How does lead toxicity affect children?

Updated: Jan 16, 2020
  • Author: Pranay Kathuria, MD, FACP, FASN, FNKF; Chief Editor: Tarakad S Ramachandran, MBBS, MBA, MPH, FAAN, FACP, FAHA, FRCP, FRCPC, FRS, LRCP, MRCP, MRCS  more...
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Answer

Compared with adult lead poisoning, pediatric lead poisoning is a somewhat newer problem. First reported in the late 1800s in Australia, interest in childhood lead poisoning and its manifold clinical presentations has burgeoned. It should be noted that toxic metals, including lead, can be transmitted from a mother to her child via breast milk. [2]

Lead poisoning is probably the most important chronic environmental illness affecting modern children. Despite efforts to control it and despite apparent success in decreasing incidence, serious cases of lead poisoning still appear in hospital emergency departments (EDs), clinics, and private physicians’ offices.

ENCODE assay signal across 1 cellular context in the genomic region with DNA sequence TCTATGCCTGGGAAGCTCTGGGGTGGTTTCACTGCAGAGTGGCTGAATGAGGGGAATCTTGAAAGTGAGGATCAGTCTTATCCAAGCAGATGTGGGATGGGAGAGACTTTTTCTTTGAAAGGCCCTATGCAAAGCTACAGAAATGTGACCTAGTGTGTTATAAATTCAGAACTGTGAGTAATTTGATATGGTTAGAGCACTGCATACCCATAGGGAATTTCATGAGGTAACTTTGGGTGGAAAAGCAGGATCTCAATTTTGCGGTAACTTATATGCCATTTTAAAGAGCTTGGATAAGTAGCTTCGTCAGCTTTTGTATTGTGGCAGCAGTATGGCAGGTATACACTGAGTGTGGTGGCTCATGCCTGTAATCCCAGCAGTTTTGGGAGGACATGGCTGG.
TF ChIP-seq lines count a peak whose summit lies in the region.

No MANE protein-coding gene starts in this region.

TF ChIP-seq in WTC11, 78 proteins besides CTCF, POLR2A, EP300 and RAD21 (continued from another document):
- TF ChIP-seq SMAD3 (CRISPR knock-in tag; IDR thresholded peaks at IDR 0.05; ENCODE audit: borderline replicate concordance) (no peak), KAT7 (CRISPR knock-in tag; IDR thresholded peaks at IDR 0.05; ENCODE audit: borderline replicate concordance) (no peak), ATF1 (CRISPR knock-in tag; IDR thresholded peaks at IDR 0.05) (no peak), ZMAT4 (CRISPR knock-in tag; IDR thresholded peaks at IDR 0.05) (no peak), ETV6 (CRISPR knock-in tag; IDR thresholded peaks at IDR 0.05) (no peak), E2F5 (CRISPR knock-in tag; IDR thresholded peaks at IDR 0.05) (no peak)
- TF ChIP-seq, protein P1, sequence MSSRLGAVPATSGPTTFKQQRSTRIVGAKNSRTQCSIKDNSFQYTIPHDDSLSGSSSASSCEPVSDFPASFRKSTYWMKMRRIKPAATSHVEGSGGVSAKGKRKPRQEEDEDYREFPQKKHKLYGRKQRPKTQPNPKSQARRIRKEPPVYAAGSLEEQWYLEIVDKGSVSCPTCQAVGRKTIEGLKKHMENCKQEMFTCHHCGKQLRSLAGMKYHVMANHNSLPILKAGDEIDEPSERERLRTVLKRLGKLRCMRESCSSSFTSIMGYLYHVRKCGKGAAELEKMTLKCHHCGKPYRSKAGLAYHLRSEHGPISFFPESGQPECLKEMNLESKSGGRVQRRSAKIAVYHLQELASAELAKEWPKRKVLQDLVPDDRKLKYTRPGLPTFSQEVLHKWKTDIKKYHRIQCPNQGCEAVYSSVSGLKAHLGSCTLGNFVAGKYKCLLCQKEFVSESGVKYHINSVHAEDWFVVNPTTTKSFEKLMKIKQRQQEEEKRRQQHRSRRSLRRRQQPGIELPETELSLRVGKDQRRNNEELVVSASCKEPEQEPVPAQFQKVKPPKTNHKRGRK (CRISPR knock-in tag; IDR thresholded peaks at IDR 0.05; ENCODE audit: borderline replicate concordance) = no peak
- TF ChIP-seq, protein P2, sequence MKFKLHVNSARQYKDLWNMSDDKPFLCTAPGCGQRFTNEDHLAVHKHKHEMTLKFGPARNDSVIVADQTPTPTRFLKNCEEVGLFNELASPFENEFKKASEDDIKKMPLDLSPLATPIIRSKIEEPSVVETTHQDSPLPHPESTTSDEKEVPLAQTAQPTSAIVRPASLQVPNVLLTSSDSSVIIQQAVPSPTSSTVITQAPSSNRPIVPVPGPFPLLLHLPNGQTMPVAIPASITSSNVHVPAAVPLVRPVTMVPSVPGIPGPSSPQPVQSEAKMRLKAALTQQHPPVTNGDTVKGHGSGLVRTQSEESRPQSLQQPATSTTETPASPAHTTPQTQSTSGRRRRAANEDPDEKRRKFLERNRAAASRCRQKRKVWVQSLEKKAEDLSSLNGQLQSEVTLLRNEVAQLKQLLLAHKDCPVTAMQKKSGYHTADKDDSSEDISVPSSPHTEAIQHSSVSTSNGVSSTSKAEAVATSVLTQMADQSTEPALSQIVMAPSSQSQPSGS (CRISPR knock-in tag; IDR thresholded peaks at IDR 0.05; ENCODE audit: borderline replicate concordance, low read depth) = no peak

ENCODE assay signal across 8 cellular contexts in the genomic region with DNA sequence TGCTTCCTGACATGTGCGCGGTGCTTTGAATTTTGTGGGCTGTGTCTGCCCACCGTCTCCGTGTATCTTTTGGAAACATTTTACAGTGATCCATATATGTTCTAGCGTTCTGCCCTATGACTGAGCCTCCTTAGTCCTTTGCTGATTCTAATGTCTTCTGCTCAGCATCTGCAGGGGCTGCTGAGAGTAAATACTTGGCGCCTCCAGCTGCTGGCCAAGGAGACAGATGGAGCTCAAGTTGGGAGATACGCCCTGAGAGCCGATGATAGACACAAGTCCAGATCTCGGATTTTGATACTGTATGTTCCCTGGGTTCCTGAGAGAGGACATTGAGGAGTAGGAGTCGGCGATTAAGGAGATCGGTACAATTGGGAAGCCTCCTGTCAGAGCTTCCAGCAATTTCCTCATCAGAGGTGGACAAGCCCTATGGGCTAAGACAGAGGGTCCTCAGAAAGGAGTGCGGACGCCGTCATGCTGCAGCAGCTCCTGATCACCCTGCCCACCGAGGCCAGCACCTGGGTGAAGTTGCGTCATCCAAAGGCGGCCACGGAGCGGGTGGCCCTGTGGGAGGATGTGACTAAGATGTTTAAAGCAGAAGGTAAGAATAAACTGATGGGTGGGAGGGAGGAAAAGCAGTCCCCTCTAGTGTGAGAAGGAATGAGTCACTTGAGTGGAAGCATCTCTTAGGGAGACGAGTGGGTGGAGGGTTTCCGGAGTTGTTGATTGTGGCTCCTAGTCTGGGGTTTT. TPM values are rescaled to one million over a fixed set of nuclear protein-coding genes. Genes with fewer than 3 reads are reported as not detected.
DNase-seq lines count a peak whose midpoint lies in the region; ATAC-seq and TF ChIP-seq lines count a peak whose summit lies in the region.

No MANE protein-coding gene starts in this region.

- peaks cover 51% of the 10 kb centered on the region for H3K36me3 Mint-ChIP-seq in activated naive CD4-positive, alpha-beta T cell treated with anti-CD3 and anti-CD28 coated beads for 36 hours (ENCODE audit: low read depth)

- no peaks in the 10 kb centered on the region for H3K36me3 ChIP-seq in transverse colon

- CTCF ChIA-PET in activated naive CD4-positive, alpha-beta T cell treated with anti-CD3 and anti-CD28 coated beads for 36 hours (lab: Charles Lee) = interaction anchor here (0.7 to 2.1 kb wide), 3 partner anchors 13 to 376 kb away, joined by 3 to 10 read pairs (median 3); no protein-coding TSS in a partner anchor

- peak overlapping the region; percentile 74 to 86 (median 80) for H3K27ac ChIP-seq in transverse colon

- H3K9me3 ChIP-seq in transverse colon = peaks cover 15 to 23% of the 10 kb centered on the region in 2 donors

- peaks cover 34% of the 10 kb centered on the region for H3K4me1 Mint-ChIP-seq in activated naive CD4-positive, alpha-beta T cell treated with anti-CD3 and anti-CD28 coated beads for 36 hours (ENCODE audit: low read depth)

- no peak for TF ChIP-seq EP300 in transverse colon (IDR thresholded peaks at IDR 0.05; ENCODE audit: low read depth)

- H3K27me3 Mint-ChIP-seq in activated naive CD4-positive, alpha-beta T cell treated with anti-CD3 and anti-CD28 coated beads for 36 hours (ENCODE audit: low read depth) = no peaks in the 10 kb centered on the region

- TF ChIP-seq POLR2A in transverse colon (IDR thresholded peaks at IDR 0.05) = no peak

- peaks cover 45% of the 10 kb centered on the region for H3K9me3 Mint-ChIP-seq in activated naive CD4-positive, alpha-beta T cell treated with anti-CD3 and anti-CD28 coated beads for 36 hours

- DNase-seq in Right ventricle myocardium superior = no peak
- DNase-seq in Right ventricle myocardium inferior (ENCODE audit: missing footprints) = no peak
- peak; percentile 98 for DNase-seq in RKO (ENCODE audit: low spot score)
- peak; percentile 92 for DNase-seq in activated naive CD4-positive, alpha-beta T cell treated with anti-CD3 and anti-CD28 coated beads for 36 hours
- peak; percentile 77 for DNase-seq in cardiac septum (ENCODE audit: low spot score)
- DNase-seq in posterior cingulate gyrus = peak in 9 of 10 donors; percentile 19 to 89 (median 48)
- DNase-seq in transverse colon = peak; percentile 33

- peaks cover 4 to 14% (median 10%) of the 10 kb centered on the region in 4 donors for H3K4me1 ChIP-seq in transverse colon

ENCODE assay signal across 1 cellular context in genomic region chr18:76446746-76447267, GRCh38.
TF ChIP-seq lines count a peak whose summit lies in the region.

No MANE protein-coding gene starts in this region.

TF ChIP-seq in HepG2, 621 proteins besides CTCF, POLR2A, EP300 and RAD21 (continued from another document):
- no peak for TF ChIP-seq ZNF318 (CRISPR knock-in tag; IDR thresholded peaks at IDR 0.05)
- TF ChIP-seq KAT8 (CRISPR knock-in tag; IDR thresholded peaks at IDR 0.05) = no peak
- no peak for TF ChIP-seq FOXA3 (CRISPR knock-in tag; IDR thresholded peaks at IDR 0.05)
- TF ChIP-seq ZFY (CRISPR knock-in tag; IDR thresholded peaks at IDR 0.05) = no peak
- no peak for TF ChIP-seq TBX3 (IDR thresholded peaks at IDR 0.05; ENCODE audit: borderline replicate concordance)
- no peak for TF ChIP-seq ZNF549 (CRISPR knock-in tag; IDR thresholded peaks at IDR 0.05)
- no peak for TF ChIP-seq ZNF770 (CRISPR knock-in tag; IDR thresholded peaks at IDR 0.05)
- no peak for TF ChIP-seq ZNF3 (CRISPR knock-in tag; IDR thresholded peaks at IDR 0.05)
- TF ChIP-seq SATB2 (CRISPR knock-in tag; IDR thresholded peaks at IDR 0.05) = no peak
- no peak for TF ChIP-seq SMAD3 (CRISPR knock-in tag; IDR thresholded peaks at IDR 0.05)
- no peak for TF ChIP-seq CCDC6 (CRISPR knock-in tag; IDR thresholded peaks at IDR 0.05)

In children, virtually no organ system is immune to the effects of lead poisoning. Perhaps the organ of most concern is the developing brain. Any disorganizing influence that affects an individual at a critical time in development is likely to have long-lasting effects. Such is the effect of lead on the developing brain. Effects on the brain appear to continue into the teenaged years and beyond. A high index of suspicion is necessary for physicians treating pediatric patients.

The literature suggests that significant insult to the brain of children occurs at very low levels and that medical intervention with chelation fails to reverse such effects. [3, 4, 5, 6, 7]


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